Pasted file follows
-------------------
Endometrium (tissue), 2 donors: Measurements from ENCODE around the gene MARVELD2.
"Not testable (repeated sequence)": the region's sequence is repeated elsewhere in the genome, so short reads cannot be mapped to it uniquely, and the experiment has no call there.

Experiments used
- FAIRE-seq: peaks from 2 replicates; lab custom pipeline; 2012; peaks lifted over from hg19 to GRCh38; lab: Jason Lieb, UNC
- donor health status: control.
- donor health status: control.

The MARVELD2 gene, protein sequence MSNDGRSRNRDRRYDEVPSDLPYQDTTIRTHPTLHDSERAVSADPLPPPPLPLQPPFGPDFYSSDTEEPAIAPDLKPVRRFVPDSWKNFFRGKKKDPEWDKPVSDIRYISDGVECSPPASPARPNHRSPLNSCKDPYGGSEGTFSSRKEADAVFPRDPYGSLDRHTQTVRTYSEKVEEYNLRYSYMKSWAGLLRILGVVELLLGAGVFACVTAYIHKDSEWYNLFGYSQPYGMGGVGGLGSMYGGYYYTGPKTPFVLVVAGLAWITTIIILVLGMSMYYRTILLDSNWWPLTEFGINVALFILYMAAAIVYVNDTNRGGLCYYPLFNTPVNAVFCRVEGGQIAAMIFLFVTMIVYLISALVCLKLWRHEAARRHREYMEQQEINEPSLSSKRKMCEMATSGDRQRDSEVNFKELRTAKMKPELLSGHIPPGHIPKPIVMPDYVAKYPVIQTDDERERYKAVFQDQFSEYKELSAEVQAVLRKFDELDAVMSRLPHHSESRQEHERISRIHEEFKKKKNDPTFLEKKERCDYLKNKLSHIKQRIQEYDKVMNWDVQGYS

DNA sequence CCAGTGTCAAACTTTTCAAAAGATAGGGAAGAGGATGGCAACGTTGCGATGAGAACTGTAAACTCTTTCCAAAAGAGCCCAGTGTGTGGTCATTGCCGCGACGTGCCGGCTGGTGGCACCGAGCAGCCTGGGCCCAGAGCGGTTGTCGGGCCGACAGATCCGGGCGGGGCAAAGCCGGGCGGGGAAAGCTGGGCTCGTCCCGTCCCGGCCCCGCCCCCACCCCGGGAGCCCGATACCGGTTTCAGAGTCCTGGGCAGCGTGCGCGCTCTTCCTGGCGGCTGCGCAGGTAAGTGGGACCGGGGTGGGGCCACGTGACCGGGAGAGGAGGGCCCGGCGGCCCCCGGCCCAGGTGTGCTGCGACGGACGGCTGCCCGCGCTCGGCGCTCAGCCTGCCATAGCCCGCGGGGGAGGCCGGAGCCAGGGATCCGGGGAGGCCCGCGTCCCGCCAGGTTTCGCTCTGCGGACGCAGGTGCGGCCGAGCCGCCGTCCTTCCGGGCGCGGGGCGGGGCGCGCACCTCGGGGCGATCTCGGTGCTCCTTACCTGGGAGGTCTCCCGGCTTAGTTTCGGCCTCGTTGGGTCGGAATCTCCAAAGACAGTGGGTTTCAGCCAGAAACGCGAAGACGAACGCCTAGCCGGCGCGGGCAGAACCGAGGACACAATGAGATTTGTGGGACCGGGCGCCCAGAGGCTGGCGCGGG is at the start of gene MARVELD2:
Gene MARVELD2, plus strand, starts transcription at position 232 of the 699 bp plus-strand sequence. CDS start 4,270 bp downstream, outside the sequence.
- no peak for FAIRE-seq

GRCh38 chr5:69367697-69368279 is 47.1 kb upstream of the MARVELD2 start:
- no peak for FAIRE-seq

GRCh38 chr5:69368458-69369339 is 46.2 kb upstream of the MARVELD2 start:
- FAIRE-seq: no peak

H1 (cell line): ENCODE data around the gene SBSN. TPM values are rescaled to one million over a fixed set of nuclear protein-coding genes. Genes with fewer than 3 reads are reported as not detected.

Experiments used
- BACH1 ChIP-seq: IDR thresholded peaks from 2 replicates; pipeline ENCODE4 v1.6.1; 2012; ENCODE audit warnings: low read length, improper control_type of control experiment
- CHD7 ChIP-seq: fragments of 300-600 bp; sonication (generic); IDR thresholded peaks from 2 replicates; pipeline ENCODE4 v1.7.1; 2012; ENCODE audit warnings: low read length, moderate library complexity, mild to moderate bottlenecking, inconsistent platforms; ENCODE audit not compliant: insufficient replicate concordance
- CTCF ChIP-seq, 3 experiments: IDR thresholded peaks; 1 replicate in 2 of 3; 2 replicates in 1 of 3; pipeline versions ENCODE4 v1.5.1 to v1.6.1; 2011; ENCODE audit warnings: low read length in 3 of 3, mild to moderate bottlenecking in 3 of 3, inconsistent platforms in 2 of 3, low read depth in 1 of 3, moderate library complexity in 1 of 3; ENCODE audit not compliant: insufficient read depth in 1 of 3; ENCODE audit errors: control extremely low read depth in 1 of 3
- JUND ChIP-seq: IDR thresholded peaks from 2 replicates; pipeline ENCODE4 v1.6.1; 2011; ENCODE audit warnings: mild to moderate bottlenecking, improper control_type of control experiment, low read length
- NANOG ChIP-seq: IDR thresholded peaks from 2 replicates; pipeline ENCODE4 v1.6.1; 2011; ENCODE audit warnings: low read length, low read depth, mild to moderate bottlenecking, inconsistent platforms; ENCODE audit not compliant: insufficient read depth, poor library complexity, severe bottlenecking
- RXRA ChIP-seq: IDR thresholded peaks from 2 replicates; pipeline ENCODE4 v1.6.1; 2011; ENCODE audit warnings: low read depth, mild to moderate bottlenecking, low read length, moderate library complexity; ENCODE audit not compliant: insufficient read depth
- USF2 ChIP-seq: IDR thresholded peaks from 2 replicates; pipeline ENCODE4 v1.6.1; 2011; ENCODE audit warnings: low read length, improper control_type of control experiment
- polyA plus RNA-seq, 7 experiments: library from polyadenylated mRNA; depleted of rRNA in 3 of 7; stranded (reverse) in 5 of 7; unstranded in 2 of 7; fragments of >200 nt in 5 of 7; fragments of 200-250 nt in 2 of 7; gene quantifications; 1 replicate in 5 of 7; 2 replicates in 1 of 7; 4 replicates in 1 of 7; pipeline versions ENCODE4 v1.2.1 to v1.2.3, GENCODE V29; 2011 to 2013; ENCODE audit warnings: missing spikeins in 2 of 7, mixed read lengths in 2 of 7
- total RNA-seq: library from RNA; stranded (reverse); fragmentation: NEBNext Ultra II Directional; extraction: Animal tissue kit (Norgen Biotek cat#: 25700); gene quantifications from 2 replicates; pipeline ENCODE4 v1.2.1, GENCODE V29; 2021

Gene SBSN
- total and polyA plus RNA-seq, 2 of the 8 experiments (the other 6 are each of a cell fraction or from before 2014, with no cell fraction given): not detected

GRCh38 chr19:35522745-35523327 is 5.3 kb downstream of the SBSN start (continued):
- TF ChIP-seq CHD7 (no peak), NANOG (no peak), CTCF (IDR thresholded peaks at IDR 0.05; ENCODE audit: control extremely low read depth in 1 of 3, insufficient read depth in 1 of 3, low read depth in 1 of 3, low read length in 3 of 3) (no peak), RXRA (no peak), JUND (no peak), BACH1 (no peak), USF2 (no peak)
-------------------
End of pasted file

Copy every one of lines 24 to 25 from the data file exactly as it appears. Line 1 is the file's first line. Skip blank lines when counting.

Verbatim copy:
- polyA plus RNA-seq, 7 experiments: library from polyadenylated mRNA; depleted of rRNA in 3 of 7; stranded (reverse) in 5 of 7; unstranded in 2 of 7; fragments of >200 nt in 5 of 7; fragments of 200-250 nt in 2 of 7; gene quantifications; 1 replicate in 5 of 7; 2 replicates in 1 of 7; 4 replicates in 1 of 7; pipeline versions ENCODE4 v1.2.1 to v1.2.3, GENCODE V29; 2011 to 2013; ENCODE audit warnings: missing spikeins in 2 of 7, mixed read lengths in 2 of 7
- total RNA-seq: library from RNA; stranded (reverse); fragmentation: NEBNext Ultra II Directional; extraction: Animal tissue kit (Norgen Biotek cat#: 25700); gene quantifications from 2 replicates; pipeline ENCODE4 v1.2.1, GENCODE V29; 2021